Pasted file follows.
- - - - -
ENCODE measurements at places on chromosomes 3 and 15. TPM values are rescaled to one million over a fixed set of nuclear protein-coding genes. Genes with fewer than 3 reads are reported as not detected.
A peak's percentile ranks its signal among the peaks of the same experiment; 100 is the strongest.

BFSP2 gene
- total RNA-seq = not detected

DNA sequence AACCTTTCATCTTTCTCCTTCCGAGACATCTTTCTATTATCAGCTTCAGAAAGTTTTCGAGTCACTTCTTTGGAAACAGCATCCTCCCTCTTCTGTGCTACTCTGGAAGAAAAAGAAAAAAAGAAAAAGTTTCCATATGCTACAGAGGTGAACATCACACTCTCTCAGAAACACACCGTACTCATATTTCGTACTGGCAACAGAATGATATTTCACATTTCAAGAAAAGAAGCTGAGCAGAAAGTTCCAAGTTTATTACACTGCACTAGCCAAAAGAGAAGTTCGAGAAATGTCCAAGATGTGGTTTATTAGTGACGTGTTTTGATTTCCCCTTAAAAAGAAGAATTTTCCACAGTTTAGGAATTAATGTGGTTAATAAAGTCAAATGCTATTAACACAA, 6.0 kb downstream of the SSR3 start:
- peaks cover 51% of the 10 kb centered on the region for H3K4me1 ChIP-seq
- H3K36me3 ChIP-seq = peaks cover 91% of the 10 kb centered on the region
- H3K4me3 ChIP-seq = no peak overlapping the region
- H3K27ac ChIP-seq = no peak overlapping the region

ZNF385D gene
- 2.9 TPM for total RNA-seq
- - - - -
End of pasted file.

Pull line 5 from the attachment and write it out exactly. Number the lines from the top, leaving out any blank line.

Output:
DNA sequence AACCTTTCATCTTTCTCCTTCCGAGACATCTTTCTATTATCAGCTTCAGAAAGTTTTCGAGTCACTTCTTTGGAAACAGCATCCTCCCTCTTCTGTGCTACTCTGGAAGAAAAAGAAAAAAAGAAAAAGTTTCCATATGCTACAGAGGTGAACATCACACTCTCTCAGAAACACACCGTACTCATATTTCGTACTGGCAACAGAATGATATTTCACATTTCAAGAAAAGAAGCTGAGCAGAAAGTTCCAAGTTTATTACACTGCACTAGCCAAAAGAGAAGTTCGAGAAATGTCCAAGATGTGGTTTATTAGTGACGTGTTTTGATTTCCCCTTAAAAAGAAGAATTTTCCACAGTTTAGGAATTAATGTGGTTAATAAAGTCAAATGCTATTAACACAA, 6.0 kb downstream of the SSR3 start: